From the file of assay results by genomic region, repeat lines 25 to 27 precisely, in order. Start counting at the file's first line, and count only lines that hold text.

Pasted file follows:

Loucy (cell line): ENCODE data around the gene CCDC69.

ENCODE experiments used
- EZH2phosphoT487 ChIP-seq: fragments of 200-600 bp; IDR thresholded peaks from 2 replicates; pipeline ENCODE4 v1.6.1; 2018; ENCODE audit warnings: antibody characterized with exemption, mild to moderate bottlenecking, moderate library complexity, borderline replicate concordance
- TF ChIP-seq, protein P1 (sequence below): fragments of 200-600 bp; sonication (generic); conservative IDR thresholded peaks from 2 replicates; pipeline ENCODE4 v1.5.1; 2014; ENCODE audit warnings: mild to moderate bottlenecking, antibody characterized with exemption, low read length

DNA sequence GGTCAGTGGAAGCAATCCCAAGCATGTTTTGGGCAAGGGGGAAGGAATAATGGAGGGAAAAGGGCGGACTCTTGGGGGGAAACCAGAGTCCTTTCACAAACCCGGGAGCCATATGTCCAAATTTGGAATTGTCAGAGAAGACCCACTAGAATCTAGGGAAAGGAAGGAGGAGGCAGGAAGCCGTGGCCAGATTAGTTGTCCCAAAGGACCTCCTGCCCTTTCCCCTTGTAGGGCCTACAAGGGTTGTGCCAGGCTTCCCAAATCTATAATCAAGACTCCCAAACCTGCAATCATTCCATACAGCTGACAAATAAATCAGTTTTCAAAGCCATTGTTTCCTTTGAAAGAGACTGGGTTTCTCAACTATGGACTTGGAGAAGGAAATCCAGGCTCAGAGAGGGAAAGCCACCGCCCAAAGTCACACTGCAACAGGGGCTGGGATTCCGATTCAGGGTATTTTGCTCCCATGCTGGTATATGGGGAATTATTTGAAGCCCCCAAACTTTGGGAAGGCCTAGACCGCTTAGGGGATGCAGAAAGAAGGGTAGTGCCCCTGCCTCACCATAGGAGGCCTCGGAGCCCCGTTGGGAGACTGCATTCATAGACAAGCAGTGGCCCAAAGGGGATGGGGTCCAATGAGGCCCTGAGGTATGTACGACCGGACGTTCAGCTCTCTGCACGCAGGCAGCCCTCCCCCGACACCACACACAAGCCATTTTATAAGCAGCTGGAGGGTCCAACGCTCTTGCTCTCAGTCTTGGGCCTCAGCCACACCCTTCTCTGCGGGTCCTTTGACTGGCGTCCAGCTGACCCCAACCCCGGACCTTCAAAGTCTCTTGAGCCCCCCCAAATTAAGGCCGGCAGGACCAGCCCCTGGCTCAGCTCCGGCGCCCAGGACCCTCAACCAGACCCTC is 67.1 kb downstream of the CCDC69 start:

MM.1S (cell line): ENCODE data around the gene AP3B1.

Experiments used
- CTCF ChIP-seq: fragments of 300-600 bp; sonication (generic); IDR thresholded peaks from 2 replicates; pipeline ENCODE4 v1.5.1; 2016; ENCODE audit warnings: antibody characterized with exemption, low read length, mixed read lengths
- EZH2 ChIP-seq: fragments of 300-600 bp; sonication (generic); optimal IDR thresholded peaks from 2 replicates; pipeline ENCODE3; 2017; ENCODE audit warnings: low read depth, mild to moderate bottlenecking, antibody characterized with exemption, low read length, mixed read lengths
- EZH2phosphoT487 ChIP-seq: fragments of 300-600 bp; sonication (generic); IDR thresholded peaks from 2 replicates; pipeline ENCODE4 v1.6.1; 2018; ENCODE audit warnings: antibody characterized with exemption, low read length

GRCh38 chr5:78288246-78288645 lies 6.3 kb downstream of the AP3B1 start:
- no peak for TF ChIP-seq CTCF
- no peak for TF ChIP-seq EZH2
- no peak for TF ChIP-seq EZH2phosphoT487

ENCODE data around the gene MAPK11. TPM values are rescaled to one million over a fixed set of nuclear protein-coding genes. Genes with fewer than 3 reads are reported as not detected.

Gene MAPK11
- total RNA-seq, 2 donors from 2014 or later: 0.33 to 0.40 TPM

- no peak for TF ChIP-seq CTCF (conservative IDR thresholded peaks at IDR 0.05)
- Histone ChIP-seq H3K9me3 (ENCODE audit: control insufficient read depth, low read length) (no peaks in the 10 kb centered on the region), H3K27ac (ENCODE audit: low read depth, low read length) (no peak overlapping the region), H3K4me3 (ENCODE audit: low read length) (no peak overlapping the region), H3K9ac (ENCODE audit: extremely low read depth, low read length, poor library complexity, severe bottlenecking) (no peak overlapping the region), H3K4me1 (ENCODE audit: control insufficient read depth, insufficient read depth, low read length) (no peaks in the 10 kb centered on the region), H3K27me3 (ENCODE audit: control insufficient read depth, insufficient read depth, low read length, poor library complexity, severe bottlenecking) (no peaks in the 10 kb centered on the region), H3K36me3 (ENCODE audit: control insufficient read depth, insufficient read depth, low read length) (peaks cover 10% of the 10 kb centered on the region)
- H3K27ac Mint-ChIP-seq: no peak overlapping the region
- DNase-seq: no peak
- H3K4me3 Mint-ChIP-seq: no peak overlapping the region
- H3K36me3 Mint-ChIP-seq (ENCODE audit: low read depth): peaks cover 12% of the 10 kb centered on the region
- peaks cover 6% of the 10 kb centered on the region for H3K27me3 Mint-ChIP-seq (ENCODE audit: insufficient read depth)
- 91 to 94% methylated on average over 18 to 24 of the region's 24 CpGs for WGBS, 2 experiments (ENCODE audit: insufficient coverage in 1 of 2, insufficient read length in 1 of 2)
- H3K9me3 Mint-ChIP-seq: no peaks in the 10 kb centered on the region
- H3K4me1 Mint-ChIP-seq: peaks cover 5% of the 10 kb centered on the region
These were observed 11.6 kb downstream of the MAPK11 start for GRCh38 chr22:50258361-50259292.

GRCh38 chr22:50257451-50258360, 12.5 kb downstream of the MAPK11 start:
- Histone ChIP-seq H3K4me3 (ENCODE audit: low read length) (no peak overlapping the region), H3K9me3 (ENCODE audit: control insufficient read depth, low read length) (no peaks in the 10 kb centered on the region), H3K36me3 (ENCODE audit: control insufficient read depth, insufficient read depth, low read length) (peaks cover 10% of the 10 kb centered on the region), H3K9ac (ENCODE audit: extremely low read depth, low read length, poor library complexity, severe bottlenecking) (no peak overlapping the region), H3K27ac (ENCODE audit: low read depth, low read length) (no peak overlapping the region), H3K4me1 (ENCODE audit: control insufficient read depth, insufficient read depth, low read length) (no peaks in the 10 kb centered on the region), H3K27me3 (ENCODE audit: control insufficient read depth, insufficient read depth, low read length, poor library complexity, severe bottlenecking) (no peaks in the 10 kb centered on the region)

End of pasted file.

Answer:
- 91 to 94% methylated on average over 18 to 24 of the region's 24 CpGs for WGBS, 2 experiments (ENCODE audit: insufficient coverage in 1 of 2, insufficient read length in 1 of 2)
- H3K9me3 Mint-ChIP-seq: no peaks in the 10 kb centered on the region
- H3K4me1 Mint-ChIP-seq: peaks cover 5% of the 10 kb centered on the region